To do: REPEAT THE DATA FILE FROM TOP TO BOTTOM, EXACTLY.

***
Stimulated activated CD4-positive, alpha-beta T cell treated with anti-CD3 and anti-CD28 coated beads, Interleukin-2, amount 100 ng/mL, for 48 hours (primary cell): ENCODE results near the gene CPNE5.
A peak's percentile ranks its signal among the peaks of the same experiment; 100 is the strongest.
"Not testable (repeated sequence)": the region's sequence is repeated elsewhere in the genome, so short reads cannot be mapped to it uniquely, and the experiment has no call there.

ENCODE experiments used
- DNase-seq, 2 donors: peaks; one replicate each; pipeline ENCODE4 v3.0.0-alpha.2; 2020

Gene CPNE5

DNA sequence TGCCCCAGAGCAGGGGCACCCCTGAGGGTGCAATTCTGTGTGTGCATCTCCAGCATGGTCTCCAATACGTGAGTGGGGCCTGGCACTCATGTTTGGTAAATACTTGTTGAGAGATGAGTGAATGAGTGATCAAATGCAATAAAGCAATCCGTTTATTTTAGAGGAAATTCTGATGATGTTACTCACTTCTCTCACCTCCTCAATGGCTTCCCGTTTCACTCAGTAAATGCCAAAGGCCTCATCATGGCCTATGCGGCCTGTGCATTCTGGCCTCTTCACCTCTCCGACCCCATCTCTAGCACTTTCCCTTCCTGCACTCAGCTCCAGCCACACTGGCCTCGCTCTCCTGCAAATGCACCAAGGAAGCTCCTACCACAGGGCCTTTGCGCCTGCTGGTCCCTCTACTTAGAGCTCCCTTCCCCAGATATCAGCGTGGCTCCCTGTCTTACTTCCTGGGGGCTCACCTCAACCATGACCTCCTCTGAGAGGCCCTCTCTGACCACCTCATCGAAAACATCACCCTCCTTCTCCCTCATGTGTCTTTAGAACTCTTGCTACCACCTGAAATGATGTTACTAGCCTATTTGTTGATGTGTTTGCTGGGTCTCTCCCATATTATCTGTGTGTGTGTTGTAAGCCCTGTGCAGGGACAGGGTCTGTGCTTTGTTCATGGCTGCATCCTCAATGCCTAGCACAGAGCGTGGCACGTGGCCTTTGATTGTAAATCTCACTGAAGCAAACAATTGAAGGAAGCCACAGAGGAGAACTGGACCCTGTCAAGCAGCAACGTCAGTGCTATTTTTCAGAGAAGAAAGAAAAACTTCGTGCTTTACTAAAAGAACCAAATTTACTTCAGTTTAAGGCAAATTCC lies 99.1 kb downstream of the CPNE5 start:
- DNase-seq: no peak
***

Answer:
Stimulated activated CD4-positive, alpha-beta T cell treated with anti-CD3 and anti-CD28 coated beads, Interleukin-2, amount 100 ng/mL, for 48 hours (primary cell): ENCODE results near the gene CPNE5.
A peak's percentile ranks its signal among the peaks of the same experiment; 100 is the strongest.
"Not testable (repeated sequence)": the region's sequence is repeated elsewhere in the genome, so short reads cannot be mapped to it uniquely, and the experiment has no call there.

ENCODE experiments used
- DNase-seq, 2 donors: peaks; one replicate each; pipeline ENCODE4 v3.0.0-alpha.2; 2020

Gene CPNE5

DNA sequence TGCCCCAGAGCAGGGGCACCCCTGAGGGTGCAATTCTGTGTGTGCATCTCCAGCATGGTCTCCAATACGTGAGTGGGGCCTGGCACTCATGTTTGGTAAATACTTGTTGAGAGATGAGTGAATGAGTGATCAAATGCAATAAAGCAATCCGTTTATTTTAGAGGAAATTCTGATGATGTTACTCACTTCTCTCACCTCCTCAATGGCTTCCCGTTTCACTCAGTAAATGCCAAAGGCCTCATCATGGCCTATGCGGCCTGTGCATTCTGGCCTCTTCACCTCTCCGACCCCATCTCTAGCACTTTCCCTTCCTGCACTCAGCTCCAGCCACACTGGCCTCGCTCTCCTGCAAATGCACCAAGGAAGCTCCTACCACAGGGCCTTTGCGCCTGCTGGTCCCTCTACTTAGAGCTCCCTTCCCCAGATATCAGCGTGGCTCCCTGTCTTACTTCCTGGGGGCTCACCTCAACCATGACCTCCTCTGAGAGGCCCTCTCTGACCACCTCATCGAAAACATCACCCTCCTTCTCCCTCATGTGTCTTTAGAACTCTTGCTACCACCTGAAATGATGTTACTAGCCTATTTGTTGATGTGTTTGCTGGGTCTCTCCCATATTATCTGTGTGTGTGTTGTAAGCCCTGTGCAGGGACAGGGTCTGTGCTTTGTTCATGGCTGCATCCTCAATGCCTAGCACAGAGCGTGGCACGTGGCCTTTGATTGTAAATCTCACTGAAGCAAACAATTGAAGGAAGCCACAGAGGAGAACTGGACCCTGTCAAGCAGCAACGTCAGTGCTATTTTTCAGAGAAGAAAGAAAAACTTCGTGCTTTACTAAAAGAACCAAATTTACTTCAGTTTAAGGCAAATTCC lies 99.1 kb downstream of the CPNE5 start:
- DNase-seq: no peak